In recent years, consumer law has been developing rapidly both at the European Union level as well as in Member States' legislation. In accordance with TEU and TFEU, the European legislator has been regulating this area of law by adopting directives which are a means of harmonization and require implementation of their content in Member States' legislation. Consumer law is thus gaining in importance within the legal systems and has partially set aside the use of traditional rules of the law of obligations. Consequently, we can already speak of the triad of civil, commercial and consumer contract law. As consumers enter into numerous legal transactions every day, consumer law should be used extensively in the legal practice and should develop fast through case law as well. However, neither Slovenian legal theory nor legal practice have yet comprehensively addressed this area of law.   Since most of the rules of consumer law have been introduced in order to coordinate with the legal framework of the European Union, the legislative implementation into national law has often been nomotechnically poor and unsystematic. The transposition of directives has often been incomplete or lacking in entirety as in in the case of Directive 83/2011 which should, but has not been implemented by 13 December 2013 (due to which Slovenia is in breach of EU law). There has also been inadequate consideration of the case law of the Court of Justice of the EU which should serve as an important source of European consumer law both in the preparation of national legislation as well as in its interpretation and application. Special consumer legislation does not clearly define its relationship to the similar provisions of the general law of obligations, which often obstructs its application in practice. In general, the quality of Slovenian consumer legislation is poor, particularly because of the frequent and ill prepared amendments of the legislation. Procedural mechanisms for the enforcement of consumer rights are inadequately regulated. Also unclear is the relationship between the protection of consumer rights through the competences of the market inspectorate and in civil judicial proceedings.   In general, it can be concluded that the knowledge of consumer legislation is poor among the participants of legal relations in Slovenia ­– consumers and businesses, as well as the courts and lawyers, which is reflected in the non-use or improper use of consumer laws in jurisprudence. Notable is also the lack of scientific study of consumer law, as Slovenian legal theory has not followed closely its rapid development, which is apparent through the lack of scientific and professional legal literature on consumer law.   The proposed research will be the first systematic and comprehensive study of consumer law in the Republic of Slovenia, taking into account its placement in the European legal framework and its relationship to the general rules of civil law. A commentary of Slovenian and European consumer legislation will be prepared offering answers to many issues of consumer law that can be resolved through interpretation. The study will also endeavor to identify the cases of non-compliance of national legislation with EU consumer acquis and its inconsistencies with other Slovenian laws, and will propose solutions to overcome them by amending the legislation. The effectiveness of selected institutes of Slovenian consumer law in achieving their stated objectives will be critically evaluated; improvements of the identified weaknesses will be offered. We will also examine the issues where the most intensive development of consumer law can be expected in the future, particularly those of consumer protection on the internet, further unification of European sales law, consumers' collective redress etc.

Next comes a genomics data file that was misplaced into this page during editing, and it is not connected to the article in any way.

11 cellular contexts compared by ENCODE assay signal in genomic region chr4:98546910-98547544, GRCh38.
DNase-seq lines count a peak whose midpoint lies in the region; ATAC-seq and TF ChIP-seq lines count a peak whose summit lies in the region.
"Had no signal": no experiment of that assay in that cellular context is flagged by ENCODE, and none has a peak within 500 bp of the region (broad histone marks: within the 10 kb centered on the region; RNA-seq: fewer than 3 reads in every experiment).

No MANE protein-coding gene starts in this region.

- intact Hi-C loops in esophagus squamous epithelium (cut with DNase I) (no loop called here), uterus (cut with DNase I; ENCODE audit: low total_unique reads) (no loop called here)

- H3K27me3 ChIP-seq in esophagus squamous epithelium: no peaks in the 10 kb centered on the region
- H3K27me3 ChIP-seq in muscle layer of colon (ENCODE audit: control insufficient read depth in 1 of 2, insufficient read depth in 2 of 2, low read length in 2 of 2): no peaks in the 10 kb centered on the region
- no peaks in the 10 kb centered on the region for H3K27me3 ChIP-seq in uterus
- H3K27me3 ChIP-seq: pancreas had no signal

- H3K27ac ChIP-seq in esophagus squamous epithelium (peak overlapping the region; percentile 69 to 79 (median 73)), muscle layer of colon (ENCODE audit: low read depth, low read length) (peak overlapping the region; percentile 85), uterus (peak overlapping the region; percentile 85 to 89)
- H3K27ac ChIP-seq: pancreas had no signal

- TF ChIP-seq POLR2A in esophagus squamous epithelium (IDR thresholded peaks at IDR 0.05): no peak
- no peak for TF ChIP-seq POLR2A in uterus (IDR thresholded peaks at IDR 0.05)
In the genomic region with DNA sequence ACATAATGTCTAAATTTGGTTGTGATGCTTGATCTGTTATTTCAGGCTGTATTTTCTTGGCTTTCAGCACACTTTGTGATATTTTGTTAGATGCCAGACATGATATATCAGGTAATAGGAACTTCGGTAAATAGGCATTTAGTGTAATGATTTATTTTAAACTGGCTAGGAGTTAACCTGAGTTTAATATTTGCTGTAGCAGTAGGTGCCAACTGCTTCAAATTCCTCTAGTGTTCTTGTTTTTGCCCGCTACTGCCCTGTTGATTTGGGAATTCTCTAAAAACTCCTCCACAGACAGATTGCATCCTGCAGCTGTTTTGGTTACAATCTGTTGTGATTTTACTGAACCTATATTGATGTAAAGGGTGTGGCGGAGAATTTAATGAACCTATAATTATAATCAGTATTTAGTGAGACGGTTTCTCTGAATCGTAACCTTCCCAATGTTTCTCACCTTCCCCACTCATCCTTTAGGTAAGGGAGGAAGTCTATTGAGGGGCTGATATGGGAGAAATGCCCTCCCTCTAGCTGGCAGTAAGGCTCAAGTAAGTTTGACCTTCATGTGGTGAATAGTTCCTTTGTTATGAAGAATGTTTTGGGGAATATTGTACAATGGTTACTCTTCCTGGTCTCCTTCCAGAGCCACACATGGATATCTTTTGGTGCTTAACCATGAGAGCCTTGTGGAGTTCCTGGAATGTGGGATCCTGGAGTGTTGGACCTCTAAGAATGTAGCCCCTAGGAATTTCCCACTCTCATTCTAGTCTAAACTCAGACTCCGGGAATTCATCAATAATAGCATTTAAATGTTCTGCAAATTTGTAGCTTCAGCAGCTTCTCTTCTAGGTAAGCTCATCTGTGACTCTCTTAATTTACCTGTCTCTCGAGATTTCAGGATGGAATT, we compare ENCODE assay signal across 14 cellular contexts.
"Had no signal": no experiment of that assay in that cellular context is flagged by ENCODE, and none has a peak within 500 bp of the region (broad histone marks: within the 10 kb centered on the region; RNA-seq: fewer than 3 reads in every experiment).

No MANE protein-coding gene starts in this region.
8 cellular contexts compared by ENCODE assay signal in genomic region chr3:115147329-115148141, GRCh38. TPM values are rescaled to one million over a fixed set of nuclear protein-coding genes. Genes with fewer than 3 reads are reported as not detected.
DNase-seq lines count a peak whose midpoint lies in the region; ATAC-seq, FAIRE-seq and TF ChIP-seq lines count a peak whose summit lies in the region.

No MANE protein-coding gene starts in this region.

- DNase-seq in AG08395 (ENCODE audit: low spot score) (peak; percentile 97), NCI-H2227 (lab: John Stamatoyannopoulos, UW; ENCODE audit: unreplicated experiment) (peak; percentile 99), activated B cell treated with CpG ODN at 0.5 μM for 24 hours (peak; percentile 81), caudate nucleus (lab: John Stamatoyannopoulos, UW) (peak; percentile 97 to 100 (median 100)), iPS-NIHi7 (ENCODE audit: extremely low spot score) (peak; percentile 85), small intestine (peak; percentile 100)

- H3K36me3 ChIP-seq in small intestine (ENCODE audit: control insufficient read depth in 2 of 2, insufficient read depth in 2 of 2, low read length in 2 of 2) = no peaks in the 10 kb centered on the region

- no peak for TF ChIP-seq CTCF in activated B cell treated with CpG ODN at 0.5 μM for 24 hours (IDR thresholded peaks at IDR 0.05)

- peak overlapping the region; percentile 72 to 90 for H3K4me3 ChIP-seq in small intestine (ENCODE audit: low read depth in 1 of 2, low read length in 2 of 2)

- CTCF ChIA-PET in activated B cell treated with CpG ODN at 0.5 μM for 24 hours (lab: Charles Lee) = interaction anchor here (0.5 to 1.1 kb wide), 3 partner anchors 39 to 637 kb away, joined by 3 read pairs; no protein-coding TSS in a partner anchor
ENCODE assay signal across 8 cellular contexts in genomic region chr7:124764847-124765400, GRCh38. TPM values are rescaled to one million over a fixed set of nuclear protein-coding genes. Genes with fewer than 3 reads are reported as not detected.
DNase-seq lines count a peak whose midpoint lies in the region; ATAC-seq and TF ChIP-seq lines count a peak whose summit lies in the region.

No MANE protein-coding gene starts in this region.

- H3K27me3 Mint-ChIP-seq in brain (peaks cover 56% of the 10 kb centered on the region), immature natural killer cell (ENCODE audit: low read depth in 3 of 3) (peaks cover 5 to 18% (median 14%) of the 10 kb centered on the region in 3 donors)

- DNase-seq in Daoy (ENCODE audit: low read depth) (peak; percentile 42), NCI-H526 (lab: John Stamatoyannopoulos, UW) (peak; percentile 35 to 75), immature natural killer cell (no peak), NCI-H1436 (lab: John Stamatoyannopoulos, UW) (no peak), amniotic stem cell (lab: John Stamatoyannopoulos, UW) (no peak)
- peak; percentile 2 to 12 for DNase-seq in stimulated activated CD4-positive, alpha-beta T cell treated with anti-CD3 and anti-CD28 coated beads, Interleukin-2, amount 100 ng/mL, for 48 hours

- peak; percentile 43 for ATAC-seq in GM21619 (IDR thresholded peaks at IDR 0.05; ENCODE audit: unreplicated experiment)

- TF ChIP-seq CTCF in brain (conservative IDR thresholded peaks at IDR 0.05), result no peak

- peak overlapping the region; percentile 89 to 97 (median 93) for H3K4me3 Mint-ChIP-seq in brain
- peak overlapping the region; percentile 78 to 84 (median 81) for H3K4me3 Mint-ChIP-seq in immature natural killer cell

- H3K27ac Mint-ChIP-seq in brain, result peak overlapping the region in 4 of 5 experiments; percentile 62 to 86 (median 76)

Significance for science